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The Little Match Girl Hardcover – September 21, 1987

4.3 out of 5 stars 91 customer reviews

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Editorial Reviews

From Publishers Weekly

Andersen's tale about a little girl who's afraid to go home because she hasn't sold enough matches is a classic. The little girl, bareheaded and barefoot, curls up in a corner, lighting match after match to warm herself. In the flames she sees visions; in the final one, her grandmother appears and lifts the little girl into heaven. With muted blues, grays and browns, Isadora captures the mood of a snowy Victorian winter reminiscent of Dickens's A Christmas Carol. With these illustrations, coupled with superb book design, the artist has surpassed even the splendid art in her previous books. Ages 4-8.
Copyright 1987 Reed Business Information, Inc.

From School Library Journal

Kindergarten-Grade 4-As he did with The Ugly Duckling (Morrow, 1999), Pinkney has adapted and interpreted one of Andersen's classic tales with gorgeous watercolor illustrations. The artist conveys the details of this New Year's Eve story so splendidly that readers may not realize that the little girl is dying. The sumptuous sights she imagines once she begins striking her matches for warmth are a stark contrast to the freezing child, and readers may well be relieved when they see her being carried off by her grandmother to God. Pinkney's Match Girl is set in urban America in the 1920s; the child's ethnic heritage is nonspecific. There aren't too many versions of this somewhat maudlin tale available-if you need one, this is the one to buy.
Lisa Falk, Los Angeles Public Library
Copyright 1999 Reed Business Information, Inc. --This text refers to an out of print or unavailable edition of this title.
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Product Details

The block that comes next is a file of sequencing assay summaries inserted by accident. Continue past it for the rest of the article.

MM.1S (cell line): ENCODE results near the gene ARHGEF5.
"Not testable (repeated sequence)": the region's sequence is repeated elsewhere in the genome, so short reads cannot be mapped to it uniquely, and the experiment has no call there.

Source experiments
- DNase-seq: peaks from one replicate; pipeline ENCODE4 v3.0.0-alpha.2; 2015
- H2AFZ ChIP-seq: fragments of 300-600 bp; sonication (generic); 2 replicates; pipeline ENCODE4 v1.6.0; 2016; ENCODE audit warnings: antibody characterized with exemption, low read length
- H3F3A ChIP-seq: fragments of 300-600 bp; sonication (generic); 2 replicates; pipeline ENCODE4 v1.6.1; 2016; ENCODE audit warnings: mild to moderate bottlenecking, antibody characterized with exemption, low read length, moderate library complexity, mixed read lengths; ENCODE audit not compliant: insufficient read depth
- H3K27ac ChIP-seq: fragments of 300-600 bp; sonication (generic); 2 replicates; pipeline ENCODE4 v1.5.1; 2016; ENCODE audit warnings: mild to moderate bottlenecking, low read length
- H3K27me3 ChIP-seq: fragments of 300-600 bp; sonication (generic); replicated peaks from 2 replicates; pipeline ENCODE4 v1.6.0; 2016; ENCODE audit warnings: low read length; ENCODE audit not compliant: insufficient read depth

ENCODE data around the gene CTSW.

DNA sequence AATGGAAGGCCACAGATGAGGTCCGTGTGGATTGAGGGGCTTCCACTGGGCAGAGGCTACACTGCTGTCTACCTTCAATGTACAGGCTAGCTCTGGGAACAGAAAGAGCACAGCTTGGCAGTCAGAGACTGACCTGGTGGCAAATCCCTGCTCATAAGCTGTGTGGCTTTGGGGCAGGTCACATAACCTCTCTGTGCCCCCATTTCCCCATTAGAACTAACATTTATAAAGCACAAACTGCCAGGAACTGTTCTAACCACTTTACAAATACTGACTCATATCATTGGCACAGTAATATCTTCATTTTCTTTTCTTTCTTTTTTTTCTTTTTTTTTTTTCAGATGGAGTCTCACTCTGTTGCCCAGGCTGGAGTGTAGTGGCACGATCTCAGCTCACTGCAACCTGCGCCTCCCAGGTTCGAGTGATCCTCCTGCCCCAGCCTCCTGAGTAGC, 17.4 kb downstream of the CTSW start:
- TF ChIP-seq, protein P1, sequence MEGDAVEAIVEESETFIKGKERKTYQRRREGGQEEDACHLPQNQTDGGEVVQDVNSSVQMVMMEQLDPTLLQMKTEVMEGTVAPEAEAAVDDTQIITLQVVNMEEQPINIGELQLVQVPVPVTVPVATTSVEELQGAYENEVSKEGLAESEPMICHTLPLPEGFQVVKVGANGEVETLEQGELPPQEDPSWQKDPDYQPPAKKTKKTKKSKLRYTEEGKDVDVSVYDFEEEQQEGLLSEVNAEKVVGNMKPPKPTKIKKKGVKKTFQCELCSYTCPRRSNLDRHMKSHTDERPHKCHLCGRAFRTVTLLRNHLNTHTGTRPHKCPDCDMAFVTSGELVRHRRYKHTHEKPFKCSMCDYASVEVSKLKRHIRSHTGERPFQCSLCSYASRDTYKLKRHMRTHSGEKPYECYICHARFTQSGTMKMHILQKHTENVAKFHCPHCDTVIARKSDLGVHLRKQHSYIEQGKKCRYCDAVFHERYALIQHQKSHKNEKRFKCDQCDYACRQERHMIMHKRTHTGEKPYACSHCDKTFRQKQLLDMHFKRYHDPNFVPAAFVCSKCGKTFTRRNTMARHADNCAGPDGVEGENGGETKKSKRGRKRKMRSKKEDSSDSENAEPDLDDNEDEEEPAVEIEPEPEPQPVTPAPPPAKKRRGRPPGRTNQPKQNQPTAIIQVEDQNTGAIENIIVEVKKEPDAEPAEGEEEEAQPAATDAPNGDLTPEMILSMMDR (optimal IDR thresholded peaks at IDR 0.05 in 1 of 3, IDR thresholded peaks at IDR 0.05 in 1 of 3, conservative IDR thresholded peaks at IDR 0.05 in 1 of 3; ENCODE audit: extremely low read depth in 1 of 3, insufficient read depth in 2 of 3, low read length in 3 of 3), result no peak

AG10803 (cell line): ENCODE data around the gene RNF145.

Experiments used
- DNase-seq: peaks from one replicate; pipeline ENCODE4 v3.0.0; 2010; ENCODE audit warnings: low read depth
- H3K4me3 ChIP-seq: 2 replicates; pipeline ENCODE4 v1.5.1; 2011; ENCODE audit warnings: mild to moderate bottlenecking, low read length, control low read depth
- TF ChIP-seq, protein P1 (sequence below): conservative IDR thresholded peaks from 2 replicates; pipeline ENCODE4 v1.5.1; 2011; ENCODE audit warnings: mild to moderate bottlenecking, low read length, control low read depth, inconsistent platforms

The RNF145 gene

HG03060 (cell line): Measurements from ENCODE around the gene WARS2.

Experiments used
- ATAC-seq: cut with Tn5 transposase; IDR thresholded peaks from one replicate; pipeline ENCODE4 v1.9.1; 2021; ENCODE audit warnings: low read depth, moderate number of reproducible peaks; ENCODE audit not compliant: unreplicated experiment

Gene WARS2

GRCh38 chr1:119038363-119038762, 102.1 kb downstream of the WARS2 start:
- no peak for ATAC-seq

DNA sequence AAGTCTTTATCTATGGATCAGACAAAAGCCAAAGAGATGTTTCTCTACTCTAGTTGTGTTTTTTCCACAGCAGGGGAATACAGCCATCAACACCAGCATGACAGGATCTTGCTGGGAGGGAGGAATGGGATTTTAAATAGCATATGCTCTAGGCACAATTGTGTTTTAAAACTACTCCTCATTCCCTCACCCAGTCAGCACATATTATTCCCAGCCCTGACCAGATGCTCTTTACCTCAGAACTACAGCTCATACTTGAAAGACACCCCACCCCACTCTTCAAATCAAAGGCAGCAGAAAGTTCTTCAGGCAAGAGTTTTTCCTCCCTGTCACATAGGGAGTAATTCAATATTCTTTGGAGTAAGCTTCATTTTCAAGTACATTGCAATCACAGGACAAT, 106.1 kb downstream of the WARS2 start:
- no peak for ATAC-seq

• Age Range: 4 - 8 years
  • Grade Level: Preschool - 3
  • Hardcover: 32 pages
  • Publisher: Putnam Juvenile; Library Binding edition (September 21, 1987)
  • Language: English
  • ISBN-10: 0399213368
  • ISBN-13: 978-0399213366
  • Product Dimensions: 9.5 x 0.4 x 10.6 inches
  • Shipping Weight: 12.8 ounces
  • Average Customer Review: 4.3 out of 5 stars  See all reviews (91 customer reviews)
  • Amazon Best Sellers Rank: #1,241,980 in Books (See Top 100 in Books)

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Customer Reviews

Top Customer Reviews

Format: Hardcover
I first read this story during Christmas week of my 5th Christmas. My mother found it in its entirety in a Christmas magazine and I read it.

An unnamed girl is sent out into the cold by her abusive father to sell matches. He beats her whenever she fails to bring in a satisfactory income for her work.

One night, after a day of no sales, the child, frozen to the bone, lights a match. A glorious vision of a Christmas tree appears. The vision fades away when the match burns out. The second match the girl lights shows a Christmas feast. This feast of illusions dies too, with the match.

The third time she lights a match, her beloved, deceased grandmother appears. The girl runs to her, never to return to the cold again. The next morning she is found frozen to death in the snow.

This story gets to me 100% of the time. To this day it makes me get misty eyed. It is truly the saddest holiday story I have ever come across.
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Format: Audio Cassette
Everyone need to hear this. Even if you find afterwards you can't breathe for a moment, and you find yourself stumbling in a haze of tears and grief. I don't think that we were ever told that we would be spared such things if they would bring good.
The whole point of this story is to bring the searchlight of compassion and charity into the heart. Too often we tend to think ourselves poor. In Andersons day we would all be considered rich compared with most of those about. And fortunate. We are enlightened enough (at least in Britain) to help people with no jobs and who don't quite know what to do next.
This is quite a stern message and a wake up call to everyone. Perhaps it is the very sternest message which can be given to some people. It is very, very sad, but you have to remember that the girl does reach paradise, as do many every day, and if this is too sad, then, well, there is no answer beyond the consolations of heaven.